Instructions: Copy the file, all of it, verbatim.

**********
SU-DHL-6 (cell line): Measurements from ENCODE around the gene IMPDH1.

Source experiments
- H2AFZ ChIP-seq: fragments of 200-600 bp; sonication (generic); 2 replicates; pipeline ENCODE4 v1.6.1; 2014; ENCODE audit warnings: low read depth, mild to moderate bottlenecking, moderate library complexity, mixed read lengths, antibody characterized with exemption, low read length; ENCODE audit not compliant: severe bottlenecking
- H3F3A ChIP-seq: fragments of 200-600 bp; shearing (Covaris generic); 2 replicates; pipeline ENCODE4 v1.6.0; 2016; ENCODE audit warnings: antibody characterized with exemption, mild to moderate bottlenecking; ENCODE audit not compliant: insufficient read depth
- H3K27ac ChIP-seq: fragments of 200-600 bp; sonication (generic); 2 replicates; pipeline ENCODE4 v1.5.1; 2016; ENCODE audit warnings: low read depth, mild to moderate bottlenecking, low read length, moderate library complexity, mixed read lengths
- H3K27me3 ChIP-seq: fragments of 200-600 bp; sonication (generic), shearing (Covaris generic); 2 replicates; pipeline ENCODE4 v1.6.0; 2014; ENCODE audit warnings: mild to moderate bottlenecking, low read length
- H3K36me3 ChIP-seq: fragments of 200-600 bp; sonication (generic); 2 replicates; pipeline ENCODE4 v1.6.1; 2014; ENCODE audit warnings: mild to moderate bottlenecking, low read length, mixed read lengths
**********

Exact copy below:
SU-DHL-6 (cell line): Measurements from ENCODE around the gene IMPDH1.

Source experiments
- H2AFZ ChIP-seq: fragments of 200-600 bp; sonication (generic); 2 replicates; pipeline ENCODE4 v1.6.1; 2014; ENCODE audit warnings: low read depth, mild to moderate bottlenecking, moderate library complexity, mixed read lengths, antibody characterized with exemption, low read length; ENCODE audit not compliant: severe bottlenecking
- H3F3A ChIP-seq: fragments of 200-600 bp; shearing (Covaris generic); 2 replicates; pipeline ENCODE4 v1.6.0; 2016; ENCODE audit warnings: antibody characterized with exemption, mild to moderate bottlenecking; ENCODE audit not compliant: insufficient read depth
- H3K27ac ChIP-seq: fragments of 200-600 bp; sonication (generic); 2 replicates; pipeline ENCODE4 v1.5.1; 2016; ENCODE audit warnings: low read depth, mild to moderate bottlenecking, low read length, moderate library complexity, mixed read lengths
- H3K27me3 ChIP-seq: fragments of 200-600 bp; sonication (generic), shearing (Covaris generic); 2 replicates; pipeline ENCODE4 v1.6.0; 2014; ENCODE audit warnings: mild to moderate bottlenecking, low read length
- H3K36me3 ChIP-seq: fragments of 200-600 bp; sonication (generic); 2 replicates; pipeline ENCODE4 v1.6.1; 2014; ENCODE audit warnings: mild to moderate bottlenecking, low read length, mixed read lengths